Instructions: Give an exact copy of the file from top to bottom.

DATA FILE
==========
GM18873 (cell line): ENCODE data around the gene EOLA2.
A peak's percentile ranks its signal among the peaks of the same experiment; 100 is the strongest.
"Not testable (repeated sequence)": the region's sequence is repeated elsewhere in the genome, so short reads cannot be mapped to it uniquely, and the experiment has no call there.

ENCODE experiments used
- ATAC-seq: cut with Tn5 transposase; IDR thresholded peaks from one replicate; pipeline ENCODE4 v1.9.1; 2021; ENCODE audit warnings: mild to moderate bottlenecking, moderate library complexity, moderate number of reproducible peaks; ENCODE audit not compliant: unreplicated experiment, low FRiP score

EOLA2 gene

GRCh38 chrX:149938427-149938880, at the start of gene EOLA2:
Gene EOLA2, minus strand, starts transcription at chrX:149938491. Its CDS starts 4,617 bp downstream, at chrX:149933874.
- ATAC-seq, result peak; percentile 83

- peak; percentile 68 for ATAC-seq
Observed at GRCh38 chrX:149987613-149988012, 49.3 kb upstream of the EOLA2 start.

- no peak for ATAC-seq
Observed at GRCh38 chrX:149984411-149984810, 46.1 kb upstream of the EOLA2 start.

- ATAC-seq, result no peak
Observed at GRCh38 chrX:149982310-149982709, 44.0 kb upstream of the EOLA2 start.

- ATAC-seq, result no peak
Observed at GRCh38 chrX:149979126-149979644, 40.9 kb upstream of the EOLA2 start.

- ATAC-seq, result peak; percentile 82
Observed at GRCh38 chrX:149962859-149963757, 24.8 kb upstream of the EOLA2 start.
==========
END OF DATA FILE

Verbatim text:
GM18873 (cell line): ENCODE data around the gene EOLA2.
A peak's percentile ranks its signal among the peaks of the same experiment; 100 is the strongest.
"Not testable (repeated sequence)": the region's sequence is repeated elsewhere in the genome, so short reads cannot be mapped to it uniquely, and the experiment has no call there.

ENCODE experiments used
- ATAC-seq: cut with Tn5 transposase; IDR thresholded peaks from one replicate; pipeline ENCODE4 v1.9.1; 2021; ENCODE audit warnings: mild to moderate bottlenecking, moderate library complexity, moderate number of reproducible peaks; ENCODE audit not compliant: unreplicated experiment, low FRiP score

EOLA2 gene

GRCh38 chrX:149938427-149938880, at the start of gene EOLA2:
Gene EOLA2, minus strand, starts transcription at chrX:149938491. Its CDS starts 4,617 bp downstream, at chrX:149933874.
- ATAC-seq, result peak; percentile 83

- peak; percentile 68 for ATAC-seq
Observed at GRCh38 chrX:149987613-149988012, 49.3 kb upstream of the EOLA2 start.

- no peak for ATAC-seq
Observed at GRCh38 chrX:149984411-149984810, 46.1 kb upstream of the EOLA2 start.

- ATAC-seq, result no peak
Observed at GRCh38 chrX:149982310-149982709, 44.0 kb upstream of the EOLA2 start.

- ATAC-seq, result no peak
Observed at GRCh38 chrX:149979126-149979644, 40.9 kb upstream of the EOLA2 start.

- ATAC-seq, result peak; percentile 82
Observed at GRCh38 chrX:149962859-149963757, 24.8 kb upstream of the EOLA2 start.